Looking to clear space for more court work in the courthouse, Sedgwick County will negotiate to buy another office building downtown to relocate county government.
The County Commission voted Wednesday to negotiate to buy the so-called Riverview Building, a mirrored glass office structure at 345 N. Riverview. That would cost an estimated $9.7 million to buy and renovate.
A move would help relieve a space crunch and create more seating area for the thousands of county residents who have to go to court for criminal and civil cases, or serve jury duty, officials said.
The county also hopes to make it less of a hassle for residents to handle tax matters at the treasurer's office, to file for homestead tax exemptions with the county clerk, or to attend commission meetings that are now held in a cramped chamber on the third floor of the courthouse.
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County officials also want to improve conditions for their workforce. Many courthouse offices are outdated and shabby, but improvements have been on hold while the commission considers what should go where.
The preliminary estimate to buy the Riverview Building is about $7.1 million. Renovating it into a new county government center would cost about $2.6 million.
Wednesday’s decision legally puts a cap on the building sale price, although the county can still try to negotiate down from there, said county Counselor Eric Yost.
The commission could also decide later not to buy the building, if commissioners decide they'd rather build something new, he said.
The building is owned by a company called Riverview Building LLC. Names associated with that company in secretary of state records include local business people Colby Sandlian, Anthony Utter, Leonard Marotte, Joseph Kramer and Donald, Imogene and Randy Dean.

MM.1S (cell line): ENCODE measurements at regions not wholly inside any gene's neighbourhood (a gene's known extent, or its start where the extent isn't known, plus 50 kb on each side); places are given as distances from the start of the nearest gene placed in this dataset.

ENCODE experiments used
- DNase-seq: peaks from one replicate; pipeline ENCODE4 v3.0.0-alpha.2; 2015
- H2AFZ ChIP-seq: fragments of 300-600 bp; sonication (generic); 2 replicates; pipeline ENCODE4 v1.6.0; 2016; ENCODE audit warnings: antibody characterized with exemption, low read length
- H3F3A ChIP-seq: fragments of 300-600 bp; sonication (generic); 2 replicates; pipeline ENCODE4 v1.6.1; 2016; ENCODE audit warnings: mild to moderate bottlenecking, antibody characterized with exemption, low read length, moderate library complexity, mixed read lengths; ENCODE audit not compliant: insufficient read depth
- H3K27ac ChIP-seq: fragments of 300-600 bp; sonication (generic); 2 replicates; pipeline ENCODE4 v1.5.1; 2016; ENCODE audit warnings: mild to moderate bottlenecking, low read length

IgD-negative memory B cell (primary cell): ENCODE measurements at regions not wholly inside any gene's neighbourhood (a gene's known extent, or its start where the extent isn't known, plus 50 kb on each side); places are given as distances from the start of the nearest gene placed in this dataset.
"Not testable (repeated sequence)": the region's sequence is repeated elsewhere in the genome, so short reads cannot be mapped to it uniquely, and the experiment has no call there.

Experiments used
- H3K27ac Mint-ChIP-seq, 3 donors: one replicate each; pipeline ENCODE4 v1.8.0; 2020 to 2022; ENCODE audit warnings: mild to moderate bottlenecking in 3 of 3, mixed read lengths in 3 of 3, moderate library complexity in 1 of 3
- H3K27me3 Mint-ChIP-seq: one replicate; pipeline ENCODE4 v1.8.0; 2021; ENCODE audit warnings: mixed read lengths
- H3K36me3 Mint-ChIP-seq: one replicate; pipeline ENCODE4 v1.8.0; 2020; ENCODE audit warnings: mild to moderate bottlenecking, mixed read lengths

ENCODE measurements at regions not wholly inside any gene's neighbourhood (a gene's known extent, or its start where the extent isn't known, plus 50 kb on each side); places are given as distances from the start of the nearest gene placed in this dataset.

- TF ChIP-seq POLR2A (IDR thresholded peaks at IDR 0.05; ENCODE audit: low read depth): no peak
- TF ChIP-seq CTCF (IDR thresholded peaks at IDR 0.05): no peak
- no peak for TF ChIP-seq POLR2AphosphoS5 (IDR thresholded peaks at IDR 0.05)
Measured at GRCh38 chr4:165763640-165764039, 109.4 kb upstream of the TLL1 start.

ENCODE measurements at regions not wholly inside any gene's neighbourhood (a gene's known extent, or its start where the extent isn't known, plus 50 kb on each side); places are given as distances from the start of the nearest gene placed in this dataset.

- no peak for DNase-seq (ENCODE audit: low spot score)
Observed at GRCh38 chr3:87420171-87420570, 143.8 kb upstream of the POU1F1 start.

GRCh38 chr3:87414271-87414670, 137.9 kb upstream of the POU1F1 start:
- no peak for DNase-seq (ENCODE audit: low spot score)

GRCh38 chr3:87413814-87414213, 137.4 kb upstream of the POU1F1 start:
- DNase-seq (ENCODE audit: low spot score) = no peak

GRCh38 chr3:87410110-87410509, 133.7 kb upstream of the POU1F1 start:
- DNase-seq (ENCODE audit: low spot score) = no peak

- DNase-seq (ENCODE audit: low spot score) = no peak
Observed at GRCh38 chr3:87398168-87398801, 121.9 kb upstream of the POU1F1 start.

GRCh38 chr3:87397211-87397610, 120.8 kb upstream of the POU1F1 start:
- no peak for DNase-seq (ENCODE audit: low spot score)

The commission also considered buying a three-building downtown office complex, owned by Murfin Inc., that now houses the headquarters of the Cargill Corp.
Cargill is building a new headquarters at the former site of The Wichita Eagle offices and will soon leave the Murfin complex.
The main advantage to the Riverview Building is it's big enough to house all the county departments under the same roof. It also has better parking and costs less, officials said.
“One building will serve us better than to have a campus setting,” said commission Chairman David Unruh.
Commissioners emphasized that they aren't actually buying the Riverview Building yet, but opening a process toward what could be a final deal.
“The price is too high in both of these buildings,” said Commissioner David Dennis.
Unruh also said he thinks the price the county has been quoted for the Riverview Building is too high.
He said the county paid about $50 a square foot in 2014 when it bought a former federal office building that now houses city and county building and planning departments. The Riverview Building would cost about $80 a square foot, he said.
Steve Martens, a commercial real estate broker who's working with the county, said conditions have changed in recent years.
Developers have been buying up downtown office space and converting it to apartments. Prices have gone up because of supply and demand, he said.
Dennis said before he makes a decision, he wants a comparison of the 50-year overall cost of buying and renovating an older building, versus building new.
While an older building will cost less up front, a new building would require less spending for long-term maintenance, he said.
Commissioner Richard Ranzau said he would still like to consider building on to the existing courthouse. But he also acknowledged that he is probably the only commissioner interested in doing that.
The chief judge of the county courts and the district attorney both supported moving the county government out of the courthouse, saying they have more than maxed out the space they have available.
Judge James Fleetwood said he needs to be able to expand courtrooms to handle specialized courts, such as drug court and veterans' court, to meet evolving standards for the justice system.
He said he's also required to provide space for the Court of Appeals to meet in Wichita, but can't do that with the current space available.
District Attorney Marc Bennett said space is so tight in his office that he wants to move another prosecutor downtown but will probably have that lawyer use a conference room as an office until someone either retires or quits.
He said Sedgwick County now handles 3,400 cases that go to sentencing each year, compared with 1,700 for Johnson County, the state's second-busiest jurisdiction. And cases today are more complex with the advent of new technology, such as widespread surveillance camera and police body camera footage, that has to be watched and processed into evidence.
The current space “has served us well for a very long time, but we are simply out of space,” he said.
The county clerk, treasurer and register of deeds all support making a move to the Riverview Building, said County Clerk Kelly Arnold.